Hello, everyone! It’s Jess again. Since I last wrote, I have shifted all my work from cockroaches over to silk moths. I’ve had to make a few modifications to my protocols, but overall the transition has been smooth. Working with the silk moths has been far more enjoyable than the cockroaches (no offense roaches, but you freak me out), and I’ve really settled into my role as a moth mom. The moths will hang out anywhere you put them–sometimes I even walk around with them on my shoulder when I am getting ready for experiments and have to carry other things!
|Left: Female silk moth perched on her cup.
|Right: silk moth along for a ride
In my last post I mentioned how the experiment has two parts: behavioral observation and electrophysiology. Unlike the cockroach experiment, designing a behavioral paradigm for the moths was fairly simple because the male silk moth’s response to the sex pheromone bombykol is extremely profound. I suppose if you’re only alive for five days reproduction is kind of a huge deal?
For my assay, I use a binary choice paradigm. The materials are simple, dixie cups (to raise the chemicals off the ground so moths can’t touch them), multiple tupperware containers, and the compounds of your choice.
For the experiment, I place a stimulant and corresponding control dixie cups on opposite ends of the tupperware, place a group of same sex moths in the middle and record what half of the arena they are in after 5 minutes have passed. Sometimes, the moths will not move for the full 5 minute trial, so they receive a ‘no choice’ score. All trials are recorded to ensure correct scoring and for the potential to be used in Anastasiya’s awesome tracking program when it’s complete.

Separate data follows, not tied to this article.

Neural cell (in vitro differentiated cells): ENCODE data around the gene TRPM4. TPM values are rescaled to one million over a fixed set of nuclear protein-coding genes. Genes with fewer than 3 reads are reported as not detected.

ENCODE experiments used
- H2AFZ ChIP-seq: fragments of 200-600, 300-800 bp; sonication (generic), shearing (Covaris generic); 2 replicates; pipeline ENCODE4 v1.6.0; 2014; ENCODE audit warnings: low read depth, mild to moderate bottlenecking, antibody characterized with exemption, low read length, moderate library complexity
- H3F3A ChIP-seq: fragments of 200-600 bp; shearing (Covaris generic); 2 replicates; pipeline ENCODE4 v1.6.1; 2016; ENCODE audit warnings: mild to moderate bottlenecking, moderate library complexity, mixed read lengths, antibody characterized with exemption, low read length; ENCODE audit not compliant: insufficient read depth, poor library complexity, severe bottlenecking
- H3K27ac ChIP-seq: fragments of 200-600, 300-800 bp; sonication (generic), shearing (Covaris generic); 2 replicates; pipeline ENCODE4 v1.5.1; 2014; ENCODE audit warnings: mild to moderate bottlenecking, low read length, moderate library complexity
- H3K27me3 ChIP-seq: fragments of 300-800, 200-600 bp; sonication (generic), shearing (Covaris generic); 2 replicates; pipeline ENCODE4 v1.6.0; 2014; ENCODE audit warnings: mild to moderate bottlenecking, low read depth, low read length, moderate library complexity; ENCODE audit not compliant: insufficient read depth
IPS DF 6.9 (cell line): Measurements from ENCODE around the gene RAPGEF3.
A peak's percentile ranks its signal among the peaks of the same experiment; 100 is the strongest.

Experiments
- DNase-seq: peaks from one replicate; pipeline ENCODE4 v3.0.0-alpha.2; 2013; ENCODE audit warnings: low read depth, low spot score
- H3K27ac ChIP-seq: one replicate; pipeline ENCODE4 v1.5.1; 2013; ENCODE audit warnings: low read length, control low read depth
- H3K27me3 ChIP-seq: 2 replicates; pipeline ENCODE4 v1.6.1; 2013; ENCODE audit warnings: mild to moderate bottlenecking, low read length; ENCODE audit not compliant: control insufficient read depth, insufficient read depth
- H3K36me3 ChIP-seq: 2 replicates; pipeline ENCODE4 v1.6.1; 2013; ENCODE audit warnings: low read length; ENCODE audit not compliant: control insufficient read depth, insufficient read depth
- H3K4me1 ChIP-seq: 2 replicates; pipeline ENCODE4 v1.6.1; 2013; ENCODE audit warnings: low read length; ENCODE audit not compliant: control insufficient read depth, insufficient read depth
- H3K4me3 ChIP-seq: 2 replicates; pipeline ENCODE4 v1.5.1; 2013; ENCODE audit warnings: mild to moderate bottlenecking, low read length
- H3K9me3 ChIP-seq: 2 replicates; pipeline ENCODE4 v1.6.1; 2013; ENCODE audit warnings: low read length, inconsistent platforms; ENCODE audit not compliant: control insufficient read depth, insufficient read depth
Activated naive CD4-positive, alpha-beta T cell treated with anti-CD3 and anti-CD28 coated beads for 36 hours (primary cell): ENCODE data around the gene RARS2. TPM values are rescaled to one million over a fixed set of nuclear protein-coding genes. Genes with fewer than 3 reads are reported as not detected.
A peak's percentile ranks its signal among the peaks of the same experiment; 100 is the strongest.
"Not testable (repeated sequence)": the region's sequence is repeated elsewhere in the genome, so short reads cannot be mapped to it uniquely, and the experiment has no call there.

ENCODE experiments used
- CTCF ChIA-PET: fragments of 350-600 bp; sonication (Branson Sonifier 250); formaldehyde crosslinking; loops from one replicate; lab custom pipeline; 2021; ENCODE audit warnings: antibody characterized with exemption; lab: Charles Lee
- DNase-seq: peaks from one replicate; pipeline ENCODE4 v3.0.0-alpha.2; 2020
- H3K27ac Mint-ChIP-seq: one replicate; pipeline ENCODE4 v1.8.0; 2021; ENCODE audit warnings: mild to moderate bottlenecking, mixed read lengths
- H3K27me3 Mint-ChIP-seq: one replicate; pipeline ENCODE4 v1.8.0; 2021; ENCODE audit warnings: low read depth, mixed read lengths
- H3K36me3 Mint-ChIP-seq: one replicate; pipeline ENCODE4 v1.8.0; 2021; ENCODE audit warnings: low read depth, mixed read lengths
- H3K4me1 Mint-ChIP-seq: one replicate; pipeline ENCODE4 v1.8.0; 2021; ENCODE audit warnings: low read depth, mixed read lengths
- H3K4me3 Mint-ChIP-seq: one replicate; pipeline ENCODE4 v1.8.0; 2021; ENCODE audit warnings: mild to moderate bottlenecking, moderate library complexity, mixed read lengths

In addition to scoring how many moths end up on the stimulant or control side, I also record how many moths are performing reproductive behavior. When the females emit the pheromone from a gland in their posterior, the males begin to rapidly flap their wings and spin around in circles as they orient themselves to the location of the female. It looks like this:
Three males responding to a female emitting bombykol
Males also have this same response when I place synthetic bombykol in the arena. In addition to bombykol, I am testing linalool (plant terpene found in the Mulberry leaves silkworms eat), ethanol (accessible positive control for electrophysiology), de-ionized water (ethanol solvent), mineral oil (linalool and bombykol solvent), in male moths and female moths. I’ve run 40 trails, and it appears that bombykol and female moths are the only things that change behavior in the males, and the females have no response to any of the stimulants. By the next blog post, I will have a visualization of my results.
Observing consistent electrophysiology result has been (and still is) the challenge of this project. The silk moth antenna is significantly more sensitive to mechanosensation than the cockroach and can quickly become overstimulated. Additionally, many of the compounds are oil-based, so they coat the interior of the syringe and make deployment difficult and inconsistent. I’ve come up with a couple solutions to my problems, and now I just need to figure out how work them together.
First, have modified a fan from the BYB office using a milk jug container to direct light airflow on the prep. This reduces the noise from other wind artifacts (literally breathing on the prep gives signal). Second, using a sponge soaked in DI water, I have humidified the airstream to make the prep last longer.
The last, most challenging step has been determining how to deliver the stimulus. Ideally, I would like to inject it into the airstream, but as I mentioned above, the deployment of the syringes does not work well. I have tried blowing air through the syringe onto the prep, and soaking sponges with stimulant and placing them in the airstream. This week I will be prototyping some new ideas.
Some days my data is beautiful, and some days it looks like shit. A bit of the variation I am seeing is also due to the hardware. I am currently deciding which BYB board will work best to record at the low frequencies I need and this alone can distort the signal from preparation to preparation.
Example of two ethanol trials looking very different just a few minutes apart.
The good news is that I have plenty of time and moths to figure this out. Also, not getting consistent data is frustrating, but this is one of the best part of research- when nothing really makes sense, you kind of hate the procedure, and then one day after you’ve tried it enough times, it miraculously works and you want to do it all over again. I made some good progress today, I’m sure I’ll make good progress tomorrow, and hopefully by the next post I’ll have some consistent data to show you all!